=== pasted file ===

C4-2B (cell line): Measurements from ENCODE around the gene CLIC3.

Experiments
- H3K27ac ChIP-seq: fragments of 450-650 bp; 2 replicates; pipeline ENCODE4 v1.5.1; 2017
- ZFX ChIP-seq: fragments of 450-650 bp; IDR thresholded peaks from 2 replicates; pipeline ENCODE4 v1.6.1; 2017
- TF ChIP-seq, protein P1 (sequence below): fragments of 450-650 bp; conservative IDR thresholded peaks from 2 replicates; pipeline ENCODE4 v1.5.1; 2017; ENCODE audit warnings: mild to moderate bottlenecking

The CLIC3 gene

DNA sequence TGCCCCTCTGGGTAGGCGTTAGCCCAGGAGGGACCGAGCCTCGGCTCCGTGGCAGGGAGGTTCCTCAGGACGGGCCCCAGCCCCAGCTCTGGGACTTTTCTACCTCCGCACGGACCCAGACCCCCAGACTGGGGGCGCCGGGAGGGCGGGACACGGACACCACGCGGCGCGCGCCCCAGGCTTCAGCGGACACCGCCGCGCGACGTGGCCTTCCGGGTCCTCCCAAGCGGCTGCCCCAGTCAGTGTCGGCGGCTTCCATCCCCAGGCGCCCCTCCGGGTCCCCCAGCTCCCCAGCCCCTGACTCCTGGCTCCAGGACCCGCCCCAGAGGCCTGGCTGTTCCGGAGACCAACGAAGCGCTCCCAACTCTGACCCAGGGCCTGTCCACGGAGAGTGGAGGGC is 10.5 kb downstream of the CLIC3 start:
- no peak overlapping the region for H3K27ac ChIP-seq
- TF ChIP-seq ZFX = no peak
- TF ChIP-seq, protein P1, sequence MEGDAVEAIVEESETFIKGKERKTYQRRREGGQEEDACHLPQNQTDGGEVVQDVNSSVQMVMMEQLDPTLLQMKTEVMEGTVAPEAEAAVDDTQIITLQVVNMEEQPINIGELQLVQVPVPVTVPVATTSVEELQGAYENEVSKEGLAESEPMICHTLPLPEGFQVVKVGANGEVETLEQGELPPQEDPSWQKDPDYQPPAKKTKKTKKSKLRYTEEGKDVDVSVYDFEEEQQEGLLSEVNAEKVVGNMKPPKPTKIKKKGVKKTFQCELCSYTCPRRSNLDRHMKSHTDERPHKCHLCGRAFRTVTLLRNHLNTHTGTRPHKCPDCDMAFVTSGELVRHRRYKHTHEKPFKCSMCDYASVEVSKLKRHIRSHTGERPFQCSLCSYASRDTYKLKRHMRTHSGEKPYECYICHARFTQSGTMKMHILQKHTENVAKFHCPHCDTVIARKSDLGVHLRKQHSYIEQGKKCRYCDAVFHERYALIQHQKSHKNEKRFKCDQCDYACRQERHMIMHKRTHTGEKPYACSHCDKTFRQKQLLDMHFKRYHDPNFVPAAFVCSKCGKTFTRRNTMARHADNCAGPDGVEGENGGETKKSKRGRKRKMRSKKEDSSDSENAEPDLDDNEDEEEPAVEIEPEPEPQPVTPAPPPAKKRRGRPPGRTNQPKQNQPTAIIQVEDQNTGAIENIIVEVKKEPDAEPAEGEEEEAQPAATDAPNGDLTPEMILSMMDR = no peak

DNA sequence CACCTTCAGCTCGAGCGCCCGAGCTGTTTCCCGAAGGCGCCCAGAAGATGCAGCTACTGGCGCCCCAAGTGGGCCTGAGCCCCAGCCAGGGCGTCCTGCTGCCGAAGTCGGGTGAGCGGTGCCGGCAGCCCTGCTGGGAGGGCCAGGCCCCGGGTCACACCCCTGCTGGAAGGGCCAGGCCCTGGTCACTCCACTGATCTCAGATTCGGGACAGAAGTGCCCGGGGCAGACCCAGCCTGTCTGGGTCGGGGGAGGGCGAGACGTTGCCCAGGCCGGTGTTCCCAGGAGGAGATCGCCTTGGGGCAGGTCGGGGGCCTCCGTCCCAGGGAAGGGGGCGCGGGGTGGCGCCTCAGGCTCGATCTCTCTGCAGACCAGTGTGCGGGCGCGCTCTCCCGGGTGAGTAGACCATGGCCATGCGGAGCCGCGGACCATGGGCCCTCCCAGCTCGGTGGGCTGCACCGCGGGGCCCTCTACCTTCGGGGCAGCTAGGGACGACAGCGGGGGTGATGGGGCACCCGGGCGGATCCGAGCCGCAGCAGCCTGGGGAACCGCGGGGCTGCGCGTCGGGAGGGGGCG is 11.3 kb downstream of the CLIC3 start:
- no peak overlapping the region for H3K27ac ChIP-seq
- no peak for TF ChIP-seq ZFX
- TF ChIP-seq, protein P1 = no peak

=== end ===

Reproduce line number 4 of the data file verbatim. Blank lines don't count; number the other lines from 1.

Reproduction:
- ZFX ChIP-seq: fragments of 450-650 bp; IDR thresholded peaks from 2 replicates; pipeline ENCODE4 v1.6.1; 2017